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Nagel on The Problem of Consciousness

(Excerpt from a paper I wrote a few months ago explaining the problem of consciousness.)

In his article “What Is It Like to Be a Bat?” Thomas Nagel argues that it is consciousness that makes the mind-body problem so problematic. It is his position that no psychophysical reductionist theory yet proposed has been successful in explaining consciousness. His claim is even stronger, however. We do not only have yet to construct a theory that successfully explains consciousness but we have yet to give an account of what a successful theory would even look like. According to Nagel, the very nature of consciousness itself may rule out the possibility of constructing a physicalist account of it.[1] If so, then it would seem to follow that any physicalist account of the world would forever remain incomplete.

According to Nagel, an organism is conscious “if and only if there is something that it is like to be that organism—something it is like for the organism.”[2] In other words, for an organism to be conscious it must have subjective experiences or a subjective character or nature. Lower life forms (like moths) and robots are often said to be without consciousness because while they may have many functional similarities with conscious organisms, they are internally or experientially empty.[3] There is nothing that it is like to be such entities (some philosophers refer to such entities as zombies). However, higher life forms such as humans, tigers, whales, and bats (essentially all mammals) are usually considered conscious because there is something that it is like to be them: they have certain sensory apparatuses and other cognitive functions that give rise to certain subjective experiences. And different organisms will, no doubt, have different types of experiences based on their difference in physical and neurological makeup; but all such organism are nonetheless conscious.

For Nagel, the problem of consciousness first arises for the physicalist when one considers that consciousness does not seem to be the sort of thing that can be cashed out in physical terms. If one were to observe the activities of another organism’s brain and describe the physical events that were taking place, one would not come to conceive of what it is like to be that organism. Even if one had access to a sophisticated machine that had the capability of mapping every physical property of the brain and every physical interaction going on inside of it, one would not thereby come to have a conception of what it was like to have the sort of experiences that the organism in question is having.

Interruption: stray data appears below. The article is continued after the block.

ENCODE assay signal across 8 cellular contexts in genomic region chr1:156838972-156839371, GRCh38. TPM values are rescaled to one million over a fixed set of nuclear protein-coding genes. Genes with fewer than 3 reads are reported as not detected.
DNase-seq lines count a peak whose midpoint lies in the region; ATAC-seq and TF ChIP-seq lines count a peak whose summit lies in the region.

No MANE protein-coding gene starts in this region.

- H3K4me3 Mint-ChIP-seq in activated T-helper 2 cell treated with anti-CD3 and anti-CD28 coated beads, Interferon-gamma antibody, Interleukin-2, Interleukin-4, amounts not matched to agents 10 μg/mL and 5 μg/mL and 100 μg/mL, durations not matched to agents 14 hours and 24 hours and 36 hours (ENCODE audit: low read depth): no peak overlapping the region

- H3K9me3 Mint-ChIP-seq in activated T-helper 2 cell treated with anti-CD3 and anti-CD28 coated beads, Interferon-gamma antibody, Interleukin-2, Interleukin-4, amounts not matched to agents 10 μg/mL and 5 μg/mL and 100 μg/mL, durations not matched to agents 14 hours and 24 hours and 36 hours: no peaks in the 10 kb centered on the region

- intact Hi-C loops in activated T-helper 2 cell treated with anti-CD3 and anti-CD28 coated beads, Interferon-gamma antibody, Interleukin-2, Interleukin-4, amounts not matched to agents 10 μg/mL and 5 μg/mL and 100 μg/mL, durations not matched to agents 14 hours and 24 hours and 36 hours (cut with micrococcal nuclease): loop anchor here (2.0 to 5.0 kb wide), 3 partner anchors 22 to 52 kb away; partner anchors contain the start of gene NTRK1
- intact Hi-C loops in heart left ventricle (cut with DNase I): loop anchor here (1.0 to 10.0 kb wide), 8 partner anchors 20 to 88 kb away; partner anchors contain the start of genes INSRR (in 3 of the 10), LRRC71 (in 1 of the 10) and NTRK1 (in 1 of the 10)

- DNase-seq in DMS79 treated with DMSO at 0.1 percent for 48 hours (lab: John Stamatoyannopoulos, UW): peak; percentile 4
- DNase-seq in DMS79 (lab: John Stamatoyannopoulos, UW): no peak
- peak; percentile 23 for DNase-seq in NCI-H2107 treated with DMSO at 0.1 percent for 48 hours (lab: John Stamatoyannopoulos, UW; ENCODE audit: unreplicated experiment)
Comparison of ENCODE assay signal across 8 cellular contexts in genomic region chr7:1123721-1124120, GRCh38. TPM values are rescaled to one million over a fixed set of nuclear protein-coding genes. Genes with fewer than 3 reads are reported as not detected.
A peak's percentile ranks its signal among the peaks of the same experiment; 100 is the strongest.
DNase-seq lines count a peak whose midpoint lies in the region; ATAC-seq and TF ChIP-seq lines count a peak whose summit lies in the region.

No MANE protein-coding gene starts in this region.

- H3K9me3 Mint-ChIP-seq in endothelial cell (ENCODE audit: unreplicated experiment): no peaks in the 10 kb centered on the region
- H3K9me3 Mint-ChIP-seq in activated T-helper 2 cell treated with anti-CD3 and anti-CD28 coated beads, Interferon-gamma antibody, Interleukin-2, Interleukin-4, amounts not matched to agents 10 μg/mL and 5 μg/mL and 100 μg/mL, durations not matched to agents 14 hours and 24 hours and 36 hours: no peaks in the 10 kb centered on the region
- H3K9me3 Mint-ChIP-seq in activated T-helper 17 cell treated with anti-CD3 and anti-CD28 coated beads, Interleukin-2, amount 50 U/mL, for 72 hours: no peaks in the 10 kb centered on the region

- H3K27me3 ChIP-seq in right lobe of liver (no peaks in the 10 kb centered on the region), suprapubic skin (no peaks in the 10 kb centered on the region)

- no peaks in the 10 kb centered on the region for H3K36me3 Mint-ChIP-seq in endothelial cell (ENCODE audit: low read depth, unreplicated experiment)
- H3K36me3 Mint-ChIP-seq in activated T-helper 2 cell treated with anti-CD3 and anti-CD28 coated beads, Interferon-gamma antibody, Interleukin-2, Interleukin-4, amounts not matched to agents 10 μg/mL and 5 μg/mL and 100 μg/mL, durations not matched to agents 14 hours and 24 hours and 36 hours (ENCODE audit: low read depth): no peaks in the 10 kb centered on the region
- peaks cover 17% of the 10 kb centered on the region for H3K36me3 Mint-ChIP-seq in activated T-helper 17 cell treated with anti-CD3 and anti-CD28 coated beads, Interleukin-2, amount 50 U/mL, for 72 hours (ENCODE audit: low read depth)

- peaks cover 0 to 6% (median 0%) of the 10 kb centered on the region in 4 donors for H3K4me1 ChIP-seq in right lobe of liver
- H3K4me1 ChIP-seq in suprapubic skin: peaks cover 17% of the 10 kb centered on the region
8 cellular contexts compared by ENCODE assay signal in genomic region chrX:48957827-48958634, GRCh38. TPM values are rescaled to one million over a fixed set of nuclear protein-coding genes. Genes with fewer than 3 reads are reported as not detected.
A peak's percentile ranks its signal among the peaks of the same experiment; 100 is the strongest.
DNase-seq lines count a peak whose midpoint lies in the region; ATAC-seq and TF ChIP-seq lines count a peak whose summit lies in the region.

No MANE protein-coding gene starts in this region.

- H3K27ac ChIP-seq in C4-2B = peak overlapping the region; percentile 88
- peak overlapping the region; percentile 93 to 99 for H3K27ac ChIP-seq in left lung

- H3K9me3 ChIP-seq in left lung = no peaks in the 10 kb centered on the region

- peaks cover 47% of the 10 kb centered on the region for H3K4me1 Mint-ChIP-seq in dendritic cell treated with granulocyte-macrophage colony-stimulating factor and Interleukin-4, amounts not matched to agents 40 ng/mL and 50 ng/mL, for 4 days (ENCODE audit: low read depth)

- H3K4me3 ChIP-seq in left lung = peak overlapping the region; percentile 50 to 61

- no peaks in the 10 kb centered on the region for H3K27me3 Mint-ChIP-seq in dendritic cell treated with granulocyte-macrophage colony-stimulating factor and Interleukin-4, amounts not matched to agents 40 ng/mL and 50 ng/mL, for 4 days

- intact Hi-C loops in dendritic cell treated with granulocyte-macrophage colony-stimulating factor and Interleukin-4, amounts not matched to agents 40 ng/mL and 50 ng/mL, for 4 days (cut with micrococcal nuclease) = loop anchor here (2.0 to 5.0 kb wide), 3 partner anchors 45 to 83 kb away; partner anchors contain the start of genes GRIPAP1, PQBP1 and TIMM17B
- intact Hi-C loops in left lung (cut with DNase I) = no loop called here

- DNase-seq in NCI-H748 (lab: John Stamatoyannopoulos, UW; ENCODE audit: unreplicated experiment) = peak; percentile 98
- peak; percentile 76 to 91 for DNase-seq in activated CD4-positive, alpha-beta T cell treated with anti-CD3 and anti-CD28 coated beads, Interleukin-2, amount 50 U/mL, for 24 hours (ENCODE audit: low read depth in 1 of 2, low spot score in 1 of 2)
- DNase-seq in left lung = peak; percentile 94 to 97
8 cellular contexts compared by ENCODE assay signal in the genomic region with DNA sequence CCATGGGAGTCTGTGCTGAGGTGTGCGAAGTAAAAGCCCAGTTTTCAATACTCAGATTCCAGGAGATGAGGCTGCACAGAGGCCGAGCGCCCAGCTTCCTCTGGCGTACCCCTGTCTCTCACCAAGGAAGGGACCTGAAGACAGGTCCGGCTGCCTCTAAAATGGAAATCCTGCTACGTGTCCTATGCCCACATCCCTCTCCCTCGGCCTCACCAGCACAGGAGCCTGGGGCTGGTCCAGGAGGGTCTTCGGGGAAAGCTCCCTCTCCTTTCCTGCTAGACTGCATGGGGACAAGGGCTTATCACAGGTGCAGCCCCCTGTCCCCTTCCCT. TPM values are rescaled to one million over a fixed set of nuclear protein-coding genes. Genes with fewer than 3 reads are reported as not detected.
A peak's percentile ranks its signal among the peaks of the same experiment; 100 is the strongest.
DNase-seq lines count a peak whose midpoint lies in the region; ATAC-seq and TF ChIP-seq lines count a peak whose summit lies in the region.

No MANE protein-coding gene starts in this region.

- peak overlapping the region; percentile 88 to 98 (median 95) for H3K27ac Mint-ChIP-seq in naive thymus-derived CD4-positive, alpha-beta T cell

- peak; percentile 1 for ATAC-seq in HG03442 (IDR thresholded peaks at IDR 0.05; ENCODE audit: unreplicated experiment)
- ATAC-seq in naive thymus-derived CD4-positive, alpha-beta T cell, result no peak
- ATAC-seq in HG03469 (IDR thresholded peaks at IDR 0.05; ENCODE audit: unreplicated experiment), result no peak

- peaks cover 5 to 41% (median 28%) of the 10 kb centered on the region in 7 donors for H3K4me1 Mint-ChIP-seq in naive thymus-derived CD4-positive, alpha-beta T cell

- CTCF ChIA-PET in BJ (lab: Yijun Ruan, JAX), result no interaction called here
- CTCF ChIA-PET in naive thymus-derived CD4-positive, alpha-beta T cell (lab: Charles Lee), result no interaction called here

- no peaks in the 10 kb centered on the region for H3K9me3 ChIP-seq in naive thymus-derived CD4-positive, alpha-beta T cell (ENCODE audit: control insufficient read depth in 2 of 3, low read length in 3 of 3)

Here is an example to get this point across. Suppose that a Martian or some sort of intellectual alien life form incapable of perceiving the color red were to travel to earth and begin studying our brains. They go about studying the physical makeup of our brains, how neurons interact within our brains, and so on. The problem is this: merely observing all of the physical processes within our brains would not seem to give them a conception of what it is like to be appeared to redly. For where within the brain—in what neuron we might ask—is there the color red? Only being appeared to redly would seem to give one a conception of what it is like to be appeared to redly. If one is the sort of organism that is incapable of experiencing the color red, no amount of physical investigation of an organism’s brain will give one the conception of red. This is analogous to the case of the bat and its sonar apparatus: because we humans are not the sort of organisms that experience the world through sonar, no amount of physical investigation of a bats physical or neurological makeup will give us a conception of what it is like to be appeared to sonar-ly. We might be able to devise conceptual representations of what it is like to perceive the world through sonar, but such in only our representation. That would merely be what it is like for a human to perceive the world through sonar and not what it is like for the bat to do so. It would seem to be the case then that a completely objective, physical description of an organism’s brain—or of the entire universe for that matter—is always going to leave out the subjective element, namely, consciousness.